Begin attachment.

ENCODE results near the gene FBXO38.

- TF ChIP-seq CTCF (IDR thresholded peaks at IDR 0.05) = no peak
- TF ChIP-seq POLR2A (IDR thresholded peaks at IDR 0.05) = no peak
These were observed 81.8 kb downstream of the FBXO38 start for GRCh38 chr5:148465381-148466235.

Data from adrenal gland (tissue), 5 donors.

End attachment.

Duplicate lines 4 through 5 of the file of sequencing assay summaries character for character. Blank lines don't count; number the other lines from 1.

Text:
These were observed 81.8 kb downstream of the FBXO38 start for GRCh38 chr5:148465381-148466235.

Data from adrenal gland (tissue), 5 donors.